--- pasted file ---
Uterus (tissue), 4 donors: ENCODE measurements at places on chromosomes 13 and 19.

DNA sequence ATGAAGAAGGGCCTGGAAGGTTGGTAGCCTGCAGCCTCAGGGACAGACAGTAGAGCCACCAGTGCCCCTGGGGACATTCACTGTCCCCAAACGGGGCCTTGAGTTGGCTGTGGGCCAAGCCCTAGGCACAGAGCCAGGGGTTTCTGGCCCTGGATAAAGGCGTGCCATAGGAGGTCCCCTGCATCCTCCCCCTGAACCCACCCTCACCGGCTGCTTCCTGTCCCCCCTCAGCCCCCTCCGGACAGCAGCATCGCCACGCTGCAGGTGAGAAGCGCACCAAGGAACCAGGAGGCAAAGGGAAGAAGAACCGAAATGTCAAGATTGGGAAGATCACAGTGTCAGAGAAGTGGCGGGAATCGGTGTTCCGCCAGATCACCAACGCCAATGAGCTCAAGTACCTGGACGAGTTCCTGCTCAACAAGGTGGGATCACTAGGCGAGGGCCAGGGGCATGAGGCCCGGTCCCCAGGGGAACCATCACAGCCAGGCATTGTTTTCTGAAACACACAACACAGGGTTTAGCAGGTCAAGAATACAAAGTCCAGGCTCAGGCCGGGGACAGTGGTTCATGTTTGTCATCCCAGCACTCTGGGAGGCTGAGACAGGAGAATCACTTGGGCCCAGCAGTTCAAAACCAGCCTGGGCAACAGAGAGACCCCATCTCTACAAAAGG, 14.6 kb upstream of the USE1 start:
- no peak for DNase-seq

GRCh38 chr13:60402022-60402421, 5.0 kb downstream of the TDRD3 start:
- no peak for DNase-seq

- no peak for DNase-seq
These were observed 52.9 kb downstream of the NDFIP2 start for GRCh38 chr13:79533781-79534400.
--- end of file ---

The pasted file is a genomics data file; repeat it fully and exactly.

Uterus (tissue), 4 donors: ENCODE measurements at places on chromosomes 13 and 19.

DNA sequence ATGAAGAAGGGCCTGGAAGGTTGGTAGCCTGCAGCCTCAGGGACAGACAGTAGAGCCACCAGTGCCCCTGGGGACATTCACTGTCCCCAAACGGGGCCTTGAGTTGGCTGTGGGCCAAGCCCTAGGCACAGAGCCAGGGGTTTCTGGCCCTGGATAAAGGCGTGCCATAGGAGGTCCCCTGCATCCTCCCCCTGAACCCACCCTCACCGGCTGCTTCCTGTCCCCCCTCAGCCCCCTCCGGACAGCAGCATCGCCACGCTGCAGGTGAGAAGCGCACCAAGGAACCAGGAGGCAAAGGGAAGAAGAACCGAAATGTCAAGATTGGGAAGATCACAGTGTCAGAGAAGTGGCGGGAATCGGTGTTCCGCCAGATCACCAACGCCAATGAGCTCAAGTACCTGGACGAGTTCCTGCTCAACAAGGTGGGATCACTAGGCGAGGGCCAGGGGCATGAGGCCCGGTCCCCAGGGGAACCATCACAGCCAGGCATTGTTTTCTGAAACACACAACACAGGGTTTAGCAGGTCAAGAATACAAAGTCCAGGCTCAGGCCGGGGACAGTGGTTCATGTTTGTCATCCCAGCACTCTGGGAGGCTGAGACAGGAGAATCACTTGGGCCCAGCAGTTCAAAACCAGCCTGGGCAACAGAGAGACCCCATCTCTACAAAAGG, 14.6 kb upstream of the USE1 start:
- no peak for DNase-seq

GRCh38 chr13:60402022-60402421, 5.0 kb downstream of the TDRD3 start:
- no peak for DNase-seq

- no peak for DNase-seq
These were observed 52.9 kb downstream of the NDFIP2 start for GRCh38 chr13:79533781-79534400.